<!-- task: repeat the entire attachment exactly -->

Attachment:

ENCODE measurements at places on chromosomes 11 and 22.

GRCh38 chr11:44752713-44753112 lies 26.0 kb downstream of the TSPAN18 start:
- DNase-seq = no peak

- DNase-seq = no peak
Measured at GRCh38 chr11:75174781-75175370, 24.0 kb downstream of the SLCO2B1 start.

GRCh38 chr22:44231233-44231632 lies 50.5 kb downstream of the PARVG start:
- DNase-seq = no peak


ENCODE measurements at places on chromosomes 11 and 22.

GRCh38 chr11:44752713-44753112 lies 26.0 kb downstream of the TSPAN18 start:
- DNase-seq = no peak

- DNase-seq = no peak
Measured at GRCh38 chr11:75174781-75175370, 24.0 kb downstream of the SLCO2B1 start.

GRCh38 chr22:44231233-44231632 lies 50.5 kb downstream of the PARVG start:
- DNase-seq = no peak